Anyway, right now Italy has a debt to GDP ratio of 118 percent. If they keep expanding that debt it is going to result in a financial nightmare, but if they try to implement strict austerity measures it is also going to result in a financial nightmare.
They are damned if they do and they are damned if they don't.
Of course we should not forget about Greece.
The EU has been freaking out for quite a while about what to do about tiny little Greece.
Now that George Papandreou has been kicked to the curb, it looks like Lucas Papademos is going to be the next prime minister of Greece.
Papademos previously served as the governor of the Greek central bank, as a vice president of the European Central Bank and as a senior economist at the Federal Reserve Bank of Boston.
In other words, he would be the ideal choice of the international banking community.
Not that anyone is going to be able to do much for Greece at this point. Greece is a financial basket case, and unless someone gives them gigantic piles of money for free that is going to continue to be the case.
A year ago, the yield on 2 year Greek bonds was a bit above 10 percent. Today, the yield on 2 year Greek bonds is over 100 percent.
If you want to see what a financial meltdown looks like, just check out what is happening in Greece.
The rest of Europe is in panic mode too. For example, France is desperate to keep their AAA credit rating. In an article for the Telegraph, Ambrose Evans-Pritchard described the austerity measures that France is implementing in an attempt to head off a debt crisis of their own....
The belt-tightening plan -- the second package since August, taking total cuts to €112bn -- include a 5pc super-tax on big firms, a rise in VAT on restaurants and construction, and cuts on pensions, schools, health, and welfare. It is the latest squeeze in a relentless campaign of fiscal tightening across the eurozone.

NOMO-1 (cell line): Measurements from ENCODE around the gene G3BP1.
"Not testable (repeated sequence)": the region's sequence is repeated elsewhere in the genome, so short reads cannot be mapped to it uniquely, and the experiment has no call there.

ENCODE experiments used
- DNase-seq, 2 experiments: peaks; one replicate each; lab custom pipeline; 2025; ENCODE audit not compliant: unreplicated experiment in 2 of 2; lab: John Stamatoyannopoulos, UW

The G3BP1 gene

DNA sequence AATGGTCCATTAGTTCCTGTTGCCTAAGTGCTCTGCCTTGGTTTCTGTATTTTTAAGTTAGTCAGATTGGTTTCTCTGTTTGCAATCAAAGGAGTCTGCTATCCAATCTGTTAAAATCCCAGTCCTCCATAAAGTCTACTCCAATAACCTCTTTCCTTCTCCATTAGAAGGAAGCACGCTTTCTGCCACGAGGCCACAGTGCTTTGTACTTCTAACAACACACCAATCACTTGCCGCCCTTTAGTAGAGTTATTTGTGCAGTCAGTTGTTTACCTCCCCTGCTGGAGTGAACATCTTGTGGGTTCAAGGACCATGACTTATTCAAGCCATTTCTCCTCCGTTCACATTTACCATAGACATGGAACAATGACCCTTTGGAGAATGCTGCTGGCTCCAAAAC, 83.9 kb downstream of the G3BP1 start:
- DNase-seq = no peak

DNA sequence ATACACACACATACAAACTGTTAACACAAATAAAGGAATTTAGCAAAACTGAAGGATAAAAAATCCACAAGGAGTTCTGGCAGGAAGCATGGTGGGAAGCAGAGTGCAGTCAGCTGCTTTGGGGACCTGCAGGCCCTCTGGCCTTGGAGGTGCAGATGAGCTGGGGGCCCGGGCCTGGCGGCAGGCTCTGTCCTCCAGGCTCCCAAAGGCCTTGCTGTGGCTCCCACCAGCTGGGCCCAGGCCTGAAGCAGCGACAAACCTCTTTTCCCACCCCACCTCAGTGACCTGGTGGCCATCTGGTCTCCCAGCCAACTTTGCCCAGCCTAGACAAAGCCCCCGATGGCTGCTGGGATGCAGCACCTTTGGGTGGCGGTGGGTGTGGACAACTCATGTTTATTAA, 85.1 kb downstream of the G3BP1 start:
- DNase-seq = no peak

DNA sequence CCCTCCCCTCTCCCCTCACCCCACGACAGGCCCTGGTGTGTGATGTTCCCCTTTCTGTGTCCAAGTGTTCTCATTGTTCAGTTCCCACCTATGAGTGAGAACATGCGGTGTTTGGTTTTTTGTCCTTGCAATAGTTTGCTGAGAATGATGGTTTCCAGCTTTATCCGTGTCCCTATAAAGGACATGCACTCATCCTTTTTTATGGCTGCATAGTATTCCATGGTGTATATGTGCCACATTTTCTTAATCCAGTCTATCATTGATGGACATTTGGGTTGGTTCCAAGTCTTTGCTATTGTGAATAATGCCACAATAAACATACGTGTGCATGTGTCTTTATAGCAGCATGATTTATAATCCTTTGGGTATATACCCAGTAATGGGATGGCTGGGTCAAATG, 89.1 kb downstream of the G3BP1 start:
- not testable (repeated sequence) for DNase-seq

In the end, all of this is too little, too late.
Europe is heading for a date with destiny. They have spent themselves into oblivion and now they are going to pay the price.
Some members of the financial community fear that a full-blown crisis could erupt at any moment. For example, according to Business Insider, Colin Tan of Deutsche Bank recently said that he believes that it is possible that "we could be in full crisis mode" by the time the week ends....
Its not inconceivable that we could be in full crisis mode by the end of this week. The situation with Italy feels increasingly like one that has little chance of materially improving until some
extreme pressure is put on someone to act. It may not come to a head this week but the signs are not good that we can avoid an extreme situation emerging soon.
For those of you that are freaking out about now, don't worry too much. A full-blown crisis is not going to happen this week.
But time is running out.
And when Europe comes apart, it is going to have a dramatic impact on the United States as well.
According to an article in the Financial Post, the Federal Reserve made the following statement in a report about a survey that it just released....
"About one-half of domestic bank respondents, mostly large banks, indicated that they make loans or extend credit lines to European banks or their affiliates or subsidiaries"
Big U.S. banks have a lot of exposure to European debt and to European banks. When the financial dominoes start to fall, a lot of those dominoes are going to be in the United States.
One of the biggest dangers to be concerned about are all of the credit default swap contracts that U.S. banks have written on European debt. Just check out what a recent article posted on the website of MSNBC had to say about that....
U.S. banks have written about $400 billion in CDS contracts on European sovereign debt, according to the Bank for International Settlements. Those payouts would be triggered if Greece or Italy defaults. Because financial institutions are not required to report their CDS holdings, little is known about which banks or investment firms are on the hook, and for how much.
As I have written about previously, there is a very good chance that the world could be facing a massive derivatives crisis at some point in the next five to ten years.
If you hear the news talk about a "problem with derivatives" or a "derivatives crisis" then you will want to pay very close attention.
Over the past 30 years, the global financial system has constructed a gigantic mountain of debt, risk and leverage unlike anything the world has ever seen before.
At some point the whole thing is going to come crashing down.
When it does, it is going to affect the entire globe.
A huge storm is coming.
Get prepared while you can.